Indian Space Research Organization is going to launch the Vikram-S rocket from ISRO’s launchpad in Sriharikota today, Friday, 18th November 2022. Through this, the Indian private sector will mark its first attempt into the space launch market.
Vikram – S was developed in a time span of two years by Skyroot Aerospace. It is a company launched in 2018, at a time when private players were not allowed in the Indian space sector. Vikram-S is a one-stage solid-propellant rocket made to test nearly 80% of all regular systems and procedures before the launch of Vikram-1.
The launch of Vikram-1 is scheduled for the next year.
The launch taking place on Friday will be sub-orbital. The vehicle will travel slower than the orbital velocity. It means that when the vehicle reaches outer space, it will not remain in orbit encircling the earth. This flight will take even less than 5 minutes.
Inversely, Vikram-1 is much larger and will take on orbital flights. Skyroot has named the Vikram Series of rockets after the name of Vikram Sarabhai. He was the founder of the Indian Space Programme. The rockets of this series are out of those few launch vehicles in the world, that have their fundamental structure built using composites of Carbon. The Thrusters which are used for spin stability are 3D printed.
The company has named the engine of the launch vehicle after the former president Dr. APJ Abdul Kalam. Its name is Kalam-80. During the flight of Vikram-S, performance is the key sector that which company is going to monitor.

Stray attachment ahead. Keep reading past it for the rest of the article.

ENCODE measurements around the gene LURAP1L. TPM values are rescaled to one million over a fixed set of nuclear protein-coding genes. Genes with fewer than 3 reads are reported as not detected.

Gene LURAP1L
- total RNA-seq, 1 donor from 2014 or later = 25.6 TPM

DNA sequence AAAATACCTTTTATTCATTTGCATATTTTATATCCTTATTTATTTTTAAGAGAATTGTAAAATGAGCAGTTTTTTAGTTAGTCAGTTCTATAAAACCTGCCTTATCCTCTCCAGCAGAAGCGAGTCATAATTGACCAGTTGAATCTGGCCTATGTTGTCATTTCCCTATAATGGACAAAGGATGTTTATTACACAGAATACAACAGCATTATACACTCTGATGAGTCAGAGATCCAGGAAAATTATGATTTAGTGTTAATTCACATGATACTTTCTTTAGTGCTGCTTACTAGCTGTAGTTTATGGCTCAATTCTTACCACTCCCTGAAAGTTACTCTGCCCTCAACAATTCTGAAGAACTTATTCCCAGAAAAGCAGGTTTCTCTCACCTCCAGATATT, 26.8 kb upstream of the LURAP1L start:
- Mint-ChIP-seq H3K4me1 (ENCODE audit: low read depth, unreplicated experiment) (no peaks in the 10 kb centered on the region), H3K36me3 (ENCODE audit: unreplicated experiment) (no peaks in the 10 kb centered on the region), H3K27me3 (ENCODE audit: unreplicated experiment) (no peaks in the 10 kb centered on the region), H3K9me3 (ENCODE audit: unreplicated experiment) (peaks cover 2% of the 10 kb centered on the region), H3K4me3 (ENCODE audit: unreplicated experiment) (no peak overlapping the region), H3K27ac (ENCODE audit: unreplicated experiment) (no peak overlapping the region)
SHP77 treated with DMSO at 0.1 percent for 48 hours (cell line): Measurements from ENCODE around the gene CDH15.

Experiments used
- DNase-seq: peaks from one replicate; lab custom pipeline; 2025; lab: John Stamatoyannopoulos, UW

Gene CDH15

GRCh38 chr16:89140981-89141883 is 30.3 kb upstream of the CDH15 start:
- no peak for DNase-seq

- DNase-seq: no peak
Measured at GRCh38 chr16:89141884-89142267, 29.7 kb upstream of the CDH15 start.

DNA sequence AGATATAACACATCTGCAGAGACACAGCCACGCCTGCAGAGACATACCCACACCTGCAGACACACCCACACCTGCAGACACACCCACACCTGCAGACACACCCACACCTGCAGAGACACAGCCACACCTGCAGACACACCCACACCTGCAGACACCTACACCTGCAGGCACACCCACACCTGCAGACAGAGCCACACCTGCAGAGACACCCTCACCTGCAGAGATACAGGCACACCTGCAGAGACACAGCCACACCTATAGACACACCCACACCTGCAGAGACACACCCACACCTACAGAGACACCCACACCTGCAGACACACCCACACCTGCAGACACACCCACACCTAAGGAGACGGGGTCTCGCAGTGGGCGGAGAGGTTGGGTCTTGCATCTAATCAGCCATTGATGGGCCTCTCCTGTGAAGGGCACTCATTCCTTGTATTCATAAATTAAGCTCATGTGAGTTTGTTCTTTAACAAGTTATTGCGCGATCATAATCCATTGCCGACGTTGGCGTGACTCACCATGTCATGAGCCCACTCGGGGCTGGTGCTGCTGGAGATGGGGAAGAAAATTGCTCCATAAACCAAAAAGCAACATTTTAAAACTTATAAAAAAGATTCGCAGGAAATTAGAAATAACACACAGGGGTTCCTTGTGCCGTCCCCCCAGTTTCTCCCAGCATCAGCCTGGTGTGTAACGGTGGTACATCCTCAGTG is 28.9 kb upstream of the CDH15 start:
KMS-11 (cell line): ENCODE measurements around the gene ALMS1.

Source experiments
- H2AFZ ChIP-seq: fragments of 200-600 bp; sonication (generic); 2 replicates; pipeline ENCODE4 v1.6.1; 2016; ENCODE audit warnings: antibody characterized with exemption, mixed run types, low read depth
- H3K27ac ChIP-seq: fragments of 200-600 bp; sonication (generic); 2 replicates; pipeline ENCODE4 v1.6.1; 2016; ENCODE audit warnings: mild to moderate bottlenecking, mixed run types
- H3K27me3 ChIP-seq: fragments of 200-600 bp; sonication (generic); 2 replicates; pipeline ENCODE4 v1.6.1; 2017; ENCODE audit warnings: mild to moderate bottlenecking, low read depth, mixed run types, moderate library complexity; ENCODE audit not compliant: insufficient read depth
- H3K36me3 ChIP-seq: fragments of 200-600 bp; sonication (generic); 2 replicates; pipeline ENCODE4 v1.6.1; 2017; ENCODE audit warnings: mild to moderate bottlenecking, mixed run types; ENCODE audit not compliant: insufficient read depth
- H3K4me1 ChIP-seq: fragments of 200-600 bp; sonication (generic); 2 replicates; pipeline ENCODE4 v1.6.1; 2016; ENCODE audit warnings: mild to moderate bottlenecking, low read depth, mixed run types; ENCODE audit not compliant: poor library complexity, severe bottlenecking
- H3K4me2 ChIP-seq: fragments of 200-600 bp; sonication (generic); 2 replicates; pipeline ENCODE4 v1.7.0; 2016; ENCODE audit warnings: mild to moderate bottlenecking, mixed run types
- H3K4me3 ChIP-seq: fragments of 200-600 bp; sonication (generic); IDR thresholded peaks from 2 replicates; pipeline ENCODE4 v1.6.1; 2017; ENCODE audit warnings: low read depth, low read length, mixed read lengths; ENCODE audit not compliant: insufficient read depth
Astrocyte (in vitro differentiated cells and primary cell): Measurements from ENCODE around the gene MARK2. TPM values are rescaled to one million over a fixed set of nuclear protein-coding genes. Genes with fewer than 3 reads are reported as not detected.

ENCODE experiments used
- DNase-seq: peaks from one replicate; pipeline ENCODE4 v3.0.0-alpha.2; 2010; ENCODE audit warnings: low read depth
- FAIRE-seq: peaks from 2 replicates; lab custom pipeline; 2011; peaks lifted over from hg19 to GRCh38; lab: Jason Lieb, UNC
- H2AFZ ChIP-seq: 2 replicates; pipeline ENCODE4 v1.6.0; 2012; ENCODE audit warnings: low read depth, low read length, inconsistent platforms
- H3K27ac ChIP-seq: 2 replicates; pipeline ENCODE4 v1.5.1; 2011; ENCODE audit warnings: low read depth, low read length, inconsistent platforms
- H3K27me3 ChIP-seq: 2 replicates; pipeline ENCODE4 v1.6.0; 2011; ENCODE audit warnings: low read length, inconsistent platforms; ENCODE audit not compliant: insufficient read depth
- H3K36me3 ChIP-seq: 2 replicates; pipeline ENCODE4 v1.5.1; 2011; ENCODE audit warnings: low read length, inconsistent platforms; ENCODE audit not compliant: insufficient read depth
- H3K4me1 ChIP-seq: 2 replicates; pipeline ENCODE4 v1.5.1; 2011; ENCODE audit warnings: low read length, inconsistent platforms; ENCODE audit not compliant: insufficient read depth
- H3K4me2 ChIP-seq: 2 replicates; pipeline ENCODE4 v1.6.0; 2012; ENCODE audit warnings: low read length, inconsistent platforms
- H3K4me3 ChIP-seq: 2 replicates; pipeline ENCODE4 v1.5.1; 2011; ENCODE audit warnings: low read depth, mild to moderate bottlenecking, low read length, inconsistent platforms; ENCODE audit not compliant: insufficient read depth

In an email, Skyroot said, “This project gives us a lot of pride in becoming the first private rocket builder to launch in the Indian space sector.
Introduction to Private Player
About the introduction of private players in the space sector in India, the chairperson of ISRO, Ms S Somanath said on Thursday that nearly 100 start-ups have signed up with the agency and are operating closely with it in “different domains of the space sector”.
He also said that arrangements are in progress at Satish Dhawan Space Centre for the launching of Vikram-S. This vehicle will carry three satellites, one from SpaceKidz India known as FunSat, its parts are built by the school students.
“Rockets are very compound motor vehicles, and as each complicated methodology, it too can work inaccurately, depending on various reasons. But we have supported our build with the best of technology and skills, and that’s why we trust that the take-off will be a success and that Vikram-S is going to write a new history for the Indian private space sector,” Skyroot said.